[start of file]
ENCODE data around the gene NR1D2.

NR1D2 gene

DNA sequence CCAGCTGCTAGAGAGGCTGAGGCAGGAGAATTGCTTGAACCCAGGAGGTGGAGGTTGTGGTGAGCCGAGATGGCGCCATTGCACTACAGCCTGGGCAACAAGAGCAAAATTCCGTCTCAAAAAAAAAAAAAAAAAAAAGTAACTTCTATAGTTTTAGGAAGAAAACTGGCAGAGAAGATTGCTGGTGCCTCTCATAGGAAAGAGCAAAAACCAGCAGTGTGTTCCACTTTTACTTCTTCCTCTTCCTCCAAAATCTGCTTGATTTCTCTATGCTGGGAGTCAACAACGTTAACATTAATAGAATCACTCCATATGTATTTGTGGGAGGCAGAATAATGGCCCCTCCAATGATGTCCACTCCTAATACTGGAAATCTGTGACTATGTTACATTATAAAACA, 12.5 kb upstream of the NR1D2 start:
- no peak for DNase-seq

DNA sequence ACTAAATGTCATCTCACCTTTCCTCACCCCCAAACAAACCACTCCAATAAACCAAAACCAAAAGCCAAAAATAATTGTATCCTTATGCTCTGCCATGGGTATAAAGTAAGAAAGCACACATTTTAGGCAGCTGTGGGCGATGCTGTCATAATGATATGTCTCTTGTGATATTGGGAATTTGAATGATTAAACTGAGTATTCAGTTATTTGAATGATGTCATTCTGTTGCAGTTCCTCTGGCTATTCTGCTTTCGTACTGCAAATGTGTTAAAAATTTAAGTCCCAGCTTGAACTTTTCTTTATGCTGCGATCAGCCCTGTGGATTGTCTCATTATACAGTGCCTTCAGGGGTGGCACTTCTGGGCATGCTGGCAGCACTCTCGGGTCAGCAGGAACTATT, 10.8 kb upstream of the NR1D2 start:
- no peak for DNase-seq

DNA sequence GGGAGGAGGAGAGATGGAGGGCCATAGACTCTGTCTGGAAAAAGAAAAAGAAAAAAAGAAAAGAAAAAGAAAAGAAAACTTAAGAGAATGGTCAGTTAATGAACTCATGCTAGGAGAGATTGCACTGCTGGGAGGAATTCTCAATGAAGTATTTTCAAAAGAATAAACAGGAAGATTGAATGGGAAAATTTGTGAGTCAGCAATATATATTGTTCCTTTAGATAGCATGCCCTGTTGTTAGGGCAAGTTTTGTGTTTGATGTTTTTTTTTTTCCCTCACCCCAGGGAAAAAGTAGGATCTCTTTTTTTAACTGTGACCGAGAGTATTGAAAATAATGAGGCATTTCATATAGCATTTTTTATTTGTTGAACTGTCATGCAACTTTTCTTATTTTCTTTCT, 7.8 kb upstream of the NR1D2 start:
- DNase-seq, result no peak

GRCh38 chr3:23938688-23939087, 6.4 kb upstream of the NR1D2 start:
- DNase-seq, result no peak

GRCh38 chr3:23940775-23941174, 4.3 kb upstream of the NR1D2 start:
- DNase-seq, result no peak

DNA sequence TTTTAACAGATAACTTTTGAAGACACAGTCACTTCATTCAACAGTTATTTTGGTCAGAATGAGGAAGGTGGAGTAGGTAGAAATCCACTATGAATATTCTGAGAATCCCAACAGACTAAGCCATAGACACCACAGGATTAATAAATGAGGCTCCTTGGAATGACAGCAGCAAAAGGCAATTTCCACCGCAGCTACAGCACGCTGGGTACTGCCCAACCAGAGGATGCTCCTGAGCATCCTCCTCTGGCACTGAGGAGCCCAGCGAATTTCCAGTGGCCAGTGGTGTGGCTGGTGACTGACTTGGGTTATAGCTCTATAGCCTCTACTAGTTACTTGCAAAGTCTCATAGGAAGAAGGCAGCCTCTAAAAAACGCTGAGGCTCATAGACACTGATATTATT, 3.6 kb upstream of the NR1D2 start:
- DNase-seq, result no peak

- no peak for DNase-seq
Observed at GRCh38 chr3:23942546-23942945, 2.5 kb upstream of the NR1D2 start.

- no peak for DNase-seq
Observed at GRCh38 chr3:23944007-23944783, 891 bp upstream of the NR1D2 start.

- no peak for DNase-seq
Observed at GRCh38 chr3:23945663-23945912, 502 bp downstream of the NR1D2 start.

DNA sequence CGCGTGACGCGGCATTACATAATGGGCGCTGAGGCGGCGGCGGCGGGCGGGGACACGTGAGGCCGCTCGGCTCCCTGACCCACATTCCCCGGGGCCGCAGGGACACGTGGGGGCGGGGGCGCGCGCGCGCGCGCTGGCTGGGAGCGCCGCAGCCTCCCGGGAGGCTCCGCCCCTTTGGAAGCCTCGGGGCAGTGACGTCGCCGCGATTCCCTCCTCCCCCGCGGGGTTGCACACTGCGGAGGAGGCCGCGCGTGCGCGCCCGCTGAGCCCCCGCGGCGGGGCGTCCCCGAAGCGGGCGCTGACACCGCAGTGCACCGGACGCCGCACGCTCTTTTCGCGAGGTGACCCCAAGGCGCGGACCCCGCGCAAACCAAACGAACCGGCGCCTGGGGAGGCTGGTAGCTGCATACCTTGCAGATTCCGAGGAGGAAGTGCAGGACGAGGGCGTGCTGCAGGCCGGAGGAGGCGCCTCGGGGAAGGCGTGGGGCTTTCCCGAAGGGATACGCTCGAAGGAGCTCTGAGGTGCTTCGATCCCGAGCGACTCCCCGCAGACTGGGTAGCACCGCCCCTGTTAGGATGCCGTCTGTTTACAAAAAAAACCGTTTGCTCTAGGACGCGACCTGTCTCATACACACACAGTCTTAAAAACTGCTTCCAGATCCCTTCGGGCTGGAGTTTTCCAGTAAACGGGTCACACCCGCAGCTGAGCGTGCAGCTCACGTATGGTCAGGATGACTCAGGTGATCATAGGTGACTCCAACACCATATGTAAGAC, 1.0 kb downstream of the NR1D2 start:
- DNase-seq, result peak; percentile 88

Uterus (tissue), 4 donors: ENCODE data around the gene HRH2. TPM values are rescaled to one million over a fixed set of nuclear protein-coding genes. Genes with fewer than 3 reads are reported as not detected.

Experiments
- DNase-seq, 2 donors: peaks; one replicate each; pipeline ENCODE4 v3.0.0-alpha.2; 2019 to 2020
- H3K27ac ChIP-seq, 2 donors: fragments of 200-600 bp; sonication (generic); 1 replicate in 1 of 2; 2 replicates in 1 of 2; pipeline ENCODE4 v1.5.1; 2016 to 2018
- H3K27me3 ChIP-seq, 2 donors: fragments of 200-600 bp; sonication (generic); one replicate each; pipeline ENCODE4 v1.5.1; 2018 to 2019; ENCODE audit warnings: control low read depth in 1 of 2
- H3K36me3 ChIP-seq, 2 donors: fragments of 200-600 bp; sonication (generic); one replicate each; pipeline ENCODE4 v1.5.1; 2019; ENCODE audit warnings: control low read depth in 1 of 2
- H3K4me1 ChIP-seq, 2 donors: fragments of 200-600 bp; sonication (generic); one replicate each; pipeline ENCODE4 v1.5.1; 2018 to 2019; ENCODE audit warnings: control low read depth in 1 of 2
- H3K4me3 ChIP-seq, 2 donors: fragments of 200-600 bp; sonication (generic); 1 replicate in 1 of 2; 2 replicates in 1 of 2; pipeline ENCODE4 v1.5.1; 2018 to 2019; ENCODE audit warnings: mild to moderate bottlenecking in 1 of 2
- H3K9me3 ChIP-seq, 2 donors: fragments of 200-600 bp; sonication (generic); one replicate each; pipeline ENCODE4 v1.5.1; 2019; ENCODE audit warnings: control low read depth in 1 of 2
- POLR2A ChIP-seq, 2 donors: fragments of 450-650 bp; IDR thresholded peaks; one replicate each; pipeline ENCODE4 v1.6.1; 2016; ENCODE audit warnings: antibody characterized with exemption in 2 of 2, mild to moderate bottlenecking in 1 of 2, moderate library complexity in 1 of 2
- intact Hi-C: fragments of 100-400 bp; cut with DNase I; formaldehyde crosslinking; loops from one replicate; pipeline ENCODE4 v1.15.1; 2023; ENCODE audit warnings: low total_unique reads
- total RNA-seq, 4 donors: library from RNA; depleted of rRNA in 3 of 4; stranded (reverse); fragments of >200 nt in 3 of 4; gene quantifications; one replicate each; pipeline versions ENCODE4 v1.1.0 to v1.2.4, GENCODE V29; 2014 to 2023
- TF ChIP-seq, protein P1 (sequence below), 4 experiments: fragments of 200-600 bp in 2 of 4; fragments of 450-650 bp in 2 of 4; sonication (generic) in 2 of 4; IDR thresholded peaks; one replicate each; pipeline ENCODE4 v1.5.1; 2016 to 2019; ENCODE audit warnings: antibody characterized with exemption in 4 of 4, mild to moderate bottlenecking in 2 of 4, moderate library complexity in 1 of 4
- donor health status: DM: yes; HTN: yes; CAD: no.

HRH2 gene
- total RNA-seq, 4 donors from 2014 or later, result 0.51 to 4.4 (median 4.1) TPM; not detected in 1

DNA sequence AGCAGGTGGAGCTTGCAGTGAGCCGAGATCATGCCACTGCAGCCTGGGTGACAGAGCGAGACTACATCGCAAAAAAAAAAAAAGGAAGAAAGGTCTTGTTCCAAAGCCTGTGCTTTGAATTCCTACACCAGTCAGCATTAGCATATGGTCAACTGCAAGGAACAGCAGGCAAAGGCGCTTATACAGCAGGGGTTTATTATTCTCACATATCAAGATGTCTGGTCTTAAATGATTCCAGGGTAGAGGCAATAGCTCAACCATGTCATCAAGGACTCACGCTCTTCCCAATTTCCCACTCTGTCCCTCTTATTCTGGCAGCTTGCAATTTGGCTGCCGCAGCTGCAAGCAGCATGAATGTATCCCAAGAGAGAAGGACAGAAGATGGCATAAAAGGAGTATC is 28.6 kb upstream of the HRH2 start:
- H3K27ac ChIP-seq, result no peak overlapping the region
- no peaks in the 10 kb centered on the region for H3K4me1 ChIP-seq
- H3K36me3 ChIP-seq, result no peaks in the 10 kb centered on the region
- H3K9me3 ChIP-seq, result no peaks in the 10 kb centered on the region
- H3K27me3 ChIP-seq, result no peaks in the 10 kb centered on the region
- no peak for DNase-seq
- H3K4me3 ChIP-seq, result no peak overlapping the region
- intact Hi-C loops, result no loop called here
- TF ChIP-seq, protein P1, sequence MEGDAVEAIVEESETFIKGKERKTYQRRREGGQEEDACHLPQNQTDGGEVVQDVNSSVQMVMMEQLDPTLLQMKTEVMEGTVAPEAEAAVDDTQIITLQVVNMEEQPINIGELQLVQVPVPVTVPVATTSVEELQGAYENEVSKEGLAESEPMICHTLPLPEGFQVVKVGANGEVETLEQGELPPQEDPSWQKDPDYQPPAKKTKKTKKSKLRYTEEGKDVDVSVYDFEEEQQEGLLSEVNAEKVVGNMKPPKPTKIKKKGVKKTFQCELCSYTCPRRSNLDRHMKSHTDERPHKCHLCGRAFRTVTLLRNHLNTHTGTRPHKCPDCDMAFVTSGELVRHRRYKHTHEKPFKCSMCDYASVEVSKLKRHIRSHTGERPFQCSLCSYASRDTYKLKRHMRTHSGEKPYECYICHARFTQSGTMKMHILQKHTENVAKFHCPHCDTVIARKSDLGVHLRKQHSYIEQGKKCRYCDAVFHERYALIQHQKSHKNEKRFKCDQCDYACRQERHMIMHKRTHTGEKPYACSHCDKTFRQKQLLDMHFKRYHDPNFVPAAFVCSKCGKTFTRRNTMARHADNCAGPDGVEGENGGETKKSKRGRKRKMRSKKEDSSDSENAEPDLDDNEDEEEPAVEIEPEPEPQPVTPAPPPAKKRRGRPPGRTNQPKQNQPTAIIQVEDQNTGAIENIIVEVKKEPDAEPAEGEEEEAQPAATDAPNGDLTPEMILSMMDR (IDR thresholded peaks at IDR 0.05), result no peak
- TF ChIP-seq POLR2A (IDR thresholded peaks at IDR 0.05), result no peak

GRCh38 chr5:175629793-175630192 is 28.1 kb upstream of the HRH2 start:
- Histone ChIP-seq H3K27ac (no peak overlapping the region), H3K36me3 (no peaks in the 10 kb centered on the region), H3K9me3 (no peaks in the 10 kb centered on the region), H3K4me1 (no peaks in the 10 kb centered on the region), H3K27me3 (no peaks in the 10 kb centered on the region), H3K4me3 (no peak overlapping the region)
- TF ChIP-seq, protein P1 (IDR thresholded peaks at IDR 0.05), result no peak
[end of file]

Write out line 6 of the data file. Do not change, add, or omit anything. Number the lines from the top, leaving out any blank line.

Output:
- no peak for DNase-seq